2. It is that very grace we are to dispense.  Paul wrote concerning himself this very idea in Ephesians 3.8-9, “ To me, the very least of all saints, this grace was given, to preach to the Gentiles the unfathomable riches of Christ, and make all know what is the administration of the mystery which for ages has been hidden in God who created all things”.

How to interact with the world? Allowing God’s grace to fill us and then flow us to others! As Paul wrote, “Let your speech always be with grace, as though seasoned with salt, so that you will know how you should respond to each person.”

David Norfleet

Heaven

Friday, April 16, 2021

In the 21st chapter of Revelation, John tries to convey to us, in the best way that he can, how wonderful Heaven will be.   Even through inspiration, there are only so many ways of describing such a magnificent sight for human mind and thought:   a wall built with jasper-- a rare jewel, clear as crystal and radiant (verse 11); the city was pure gold, like clear glass (verse 18); foundations of the wall adorned with every kind of jewel, including sapphire, agate, emerald, onyx, carnelian, chrysolite, beryl, topaz, chrysoprase, jacinth, amethyst, pearls (verses 19-21).  How beautiful it will be!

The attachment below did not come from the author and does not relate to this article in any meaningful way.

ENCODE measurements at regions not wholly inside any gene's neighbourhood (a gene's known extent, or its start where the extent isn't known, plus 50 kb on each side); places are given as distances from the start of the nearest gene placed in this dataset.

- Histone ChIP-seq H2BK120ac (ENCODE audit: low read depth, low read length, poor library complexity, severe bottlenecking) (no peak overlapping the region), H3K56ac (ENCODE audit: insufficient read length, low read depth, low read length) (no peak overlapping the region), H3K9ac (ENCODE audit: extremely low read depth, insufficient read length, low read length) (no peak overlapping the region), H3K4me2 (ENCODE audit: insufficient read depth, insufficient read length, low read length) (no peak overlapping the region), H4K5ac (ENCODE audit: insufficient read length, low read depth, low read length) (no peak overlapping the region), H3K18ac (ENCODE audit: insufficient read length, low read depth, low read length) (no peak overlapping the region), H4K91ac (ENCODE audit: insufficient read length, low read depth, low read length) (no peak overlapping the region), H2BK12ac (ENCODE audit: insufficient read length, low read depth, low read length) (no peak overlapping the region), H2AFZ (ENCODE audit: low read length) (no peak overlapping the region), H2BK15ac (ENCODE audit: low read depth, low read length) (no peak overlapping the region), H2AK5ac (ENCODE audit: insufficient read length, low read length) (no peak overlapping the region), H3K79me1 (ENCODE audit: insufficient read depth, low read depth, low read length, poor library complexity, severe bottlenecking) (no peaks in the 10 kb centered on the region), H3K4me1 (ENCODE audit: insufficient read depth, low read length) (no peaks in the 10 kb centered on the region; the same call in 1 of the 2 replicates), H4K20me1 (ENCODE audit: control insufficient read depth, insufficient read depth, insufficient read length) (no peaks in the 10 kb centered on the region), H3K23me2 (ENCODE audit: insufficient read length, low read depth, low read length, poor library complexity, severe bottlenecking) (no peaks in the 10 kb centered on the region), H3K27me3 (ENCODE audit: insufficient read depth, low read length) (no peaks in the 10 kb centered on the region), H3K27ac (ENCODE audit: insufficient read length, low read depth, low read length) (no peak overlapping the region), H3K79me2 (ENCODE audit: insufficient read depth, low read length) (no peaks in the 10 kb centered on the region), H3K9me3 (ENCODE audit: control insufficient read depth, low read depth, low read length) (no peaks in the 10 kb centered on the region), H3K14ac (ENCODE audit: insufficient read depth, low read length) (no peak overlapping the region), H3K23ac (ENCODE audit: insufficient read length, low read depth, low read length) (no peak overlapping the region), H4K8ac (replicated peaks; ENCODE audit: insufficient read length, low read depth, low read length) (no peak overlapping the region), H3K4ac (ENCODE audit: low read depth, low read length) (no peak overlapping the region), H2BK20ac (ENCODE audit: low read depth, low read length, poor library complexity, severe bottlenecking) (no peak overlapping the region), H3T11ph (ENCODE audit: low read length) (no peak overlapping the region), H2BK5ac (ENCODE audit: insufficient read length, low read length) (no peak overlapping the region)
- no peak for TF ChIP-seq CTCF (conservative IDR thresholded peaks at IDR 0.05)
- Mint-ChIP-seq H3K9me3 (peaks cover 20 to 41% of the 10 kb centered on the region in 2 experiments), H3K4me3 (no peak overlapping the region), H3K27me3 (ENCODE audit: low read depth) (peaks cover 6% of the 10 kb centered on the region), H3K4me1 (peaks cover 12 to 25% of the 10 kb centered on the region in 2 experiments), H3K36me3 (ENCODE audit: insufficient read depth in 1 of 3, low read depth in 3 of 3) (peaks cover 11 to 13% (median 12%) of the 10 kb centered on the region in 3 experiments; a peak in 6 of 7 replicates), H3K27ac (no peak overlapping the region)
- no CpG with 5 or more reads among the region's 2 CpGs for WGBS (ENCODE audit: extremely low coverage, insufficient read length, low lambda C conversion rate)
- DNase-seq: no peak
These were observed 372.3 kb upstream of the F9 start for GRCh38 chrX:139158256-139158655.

This past Friday evening, our group Bible study discussed how Heaven is described in the Scriptures.  In addition to the visual descriptions that John gives us regarding the city and its walls, we focused on verses such as these:

Revelation 21:23 – And the city has no need of sun or moon to shine on it, for the glory of God gives it light and its lamp is the Lamb.